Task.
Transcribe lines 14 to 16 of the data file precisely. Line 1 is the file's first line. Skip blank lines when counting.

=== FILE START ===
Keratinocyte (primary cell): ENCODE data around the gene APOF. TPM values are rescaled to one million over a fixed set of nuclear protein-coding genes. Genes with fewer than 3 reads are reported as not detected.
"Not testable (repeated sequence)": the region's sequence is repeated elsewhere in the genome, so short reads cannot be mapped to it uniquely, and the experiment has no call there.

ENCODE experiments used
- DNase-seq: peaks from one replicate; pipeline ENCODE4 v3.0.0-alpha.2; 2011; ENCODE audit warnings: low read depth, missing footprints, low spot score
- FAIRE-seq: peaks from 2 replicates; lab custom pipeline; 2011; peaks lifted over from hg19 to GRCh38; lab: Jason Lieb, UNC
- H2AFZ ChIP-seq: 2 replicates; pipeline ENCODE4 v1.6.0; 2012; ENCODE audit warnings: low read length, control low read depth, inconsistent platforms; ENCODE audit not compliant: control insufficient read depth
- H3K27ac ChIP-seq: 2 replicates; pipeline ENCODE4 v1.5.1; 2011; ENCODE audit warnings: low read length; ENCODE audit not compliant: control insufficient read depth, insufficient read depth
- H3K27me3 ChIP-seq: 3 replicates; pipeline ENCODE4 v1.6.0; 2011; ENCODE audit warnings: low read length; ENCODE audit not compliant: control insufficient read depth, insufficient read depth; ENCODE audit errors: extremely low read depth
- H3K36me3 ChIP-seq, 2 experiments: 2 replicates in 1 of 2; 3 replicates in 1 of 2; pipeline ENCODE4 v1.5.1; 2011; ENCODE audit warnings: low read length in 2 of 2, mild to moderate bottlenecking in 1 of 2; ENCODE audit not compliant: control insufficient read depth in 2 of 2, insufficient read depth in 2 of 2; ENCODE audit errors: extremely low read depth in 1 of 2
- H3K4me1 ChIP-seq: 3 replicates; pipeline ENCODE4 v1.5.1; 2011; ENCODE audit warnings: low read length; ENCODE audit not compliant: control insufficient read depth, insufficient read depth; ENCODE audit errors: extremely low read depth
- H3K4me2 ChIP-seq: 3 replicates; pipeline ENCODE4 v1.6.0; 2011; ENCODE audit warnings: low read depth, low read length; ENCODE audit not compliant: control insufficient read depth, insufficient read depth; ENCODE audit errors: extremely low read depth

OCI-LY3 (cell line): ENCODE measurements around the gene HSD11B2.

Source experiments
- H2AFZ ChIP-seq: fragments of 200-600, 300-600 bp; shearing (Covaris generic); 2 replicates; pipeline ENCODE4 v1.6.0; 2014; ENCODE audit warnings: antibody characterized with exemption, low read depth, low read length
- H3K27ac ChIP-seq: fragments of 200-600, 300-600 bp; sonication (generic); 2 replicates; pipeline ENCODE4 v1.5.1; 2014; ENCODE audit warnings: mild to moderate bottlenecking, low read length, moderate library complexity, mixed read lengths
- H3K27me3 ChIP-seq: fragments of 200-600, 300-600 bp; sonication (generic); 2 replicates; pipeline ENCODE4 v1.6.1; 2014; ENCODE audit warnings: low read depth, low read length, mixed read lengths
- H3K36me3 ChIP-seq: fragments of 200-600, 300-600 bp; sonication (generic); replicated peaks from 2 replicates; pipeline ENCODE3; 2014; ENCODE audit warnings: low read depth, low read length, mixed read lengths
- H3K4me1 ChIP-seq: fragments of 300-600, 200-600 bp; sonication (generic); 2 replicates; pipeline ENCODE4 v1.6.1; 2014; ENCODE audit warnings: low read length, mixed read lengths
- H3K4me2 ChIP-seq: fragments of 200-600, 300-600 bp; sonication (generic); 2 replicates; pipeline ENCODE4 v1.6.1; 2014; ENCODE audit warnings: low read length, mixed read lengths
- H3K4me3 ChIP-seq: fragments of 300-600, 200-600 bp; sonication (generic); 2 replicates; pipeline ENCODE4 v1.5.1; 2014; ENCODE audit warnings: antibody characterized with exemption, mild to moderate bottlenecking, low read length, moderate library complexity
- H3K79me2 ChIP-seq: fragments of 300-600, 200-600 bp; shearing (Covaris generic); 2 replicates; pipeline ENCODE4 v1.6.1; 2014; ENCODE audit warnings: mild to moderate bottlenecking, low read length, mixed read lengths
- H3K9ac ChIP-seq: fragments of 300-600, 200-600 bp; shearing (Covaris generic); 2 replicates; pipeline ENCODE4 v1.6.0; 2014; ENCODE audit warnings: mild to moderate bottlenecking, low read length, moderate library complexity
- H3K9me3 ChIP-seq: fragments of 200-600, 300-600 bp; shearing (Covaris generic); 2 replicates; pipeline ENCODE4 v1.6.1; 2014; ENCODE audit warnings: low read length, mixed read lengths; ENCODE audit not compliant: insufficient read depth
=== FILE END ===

- H2AFZ ChIP-seq: fragments of 200-600, 300-600 bp; shearing (Covaris generic); 2 replicates; pipeline ENCODE4 v1.6.0; 2014; ENCODE audit warnings: antibody characterized with exemption, low read depth, low read length
- H3K27ac ChIP-seq: fragments of 200-600, 300-600 bp; sonication (generic); 2 replicates; pipeline ENCODE4 v1.5.1; 2014; ENCODE audit warnings: mild to moderate bottlenecking, low read length, moderate library complexity, mixed read lengths
- H3K27me3 ChIP-seq: fragments of 200-600, 300-600 bp; sonication (generic); 2 replicates; pipeline ENCODE4 v1.6.1; 2014; ENCODE audit warnings: low read depth, low read length, mixed read lengths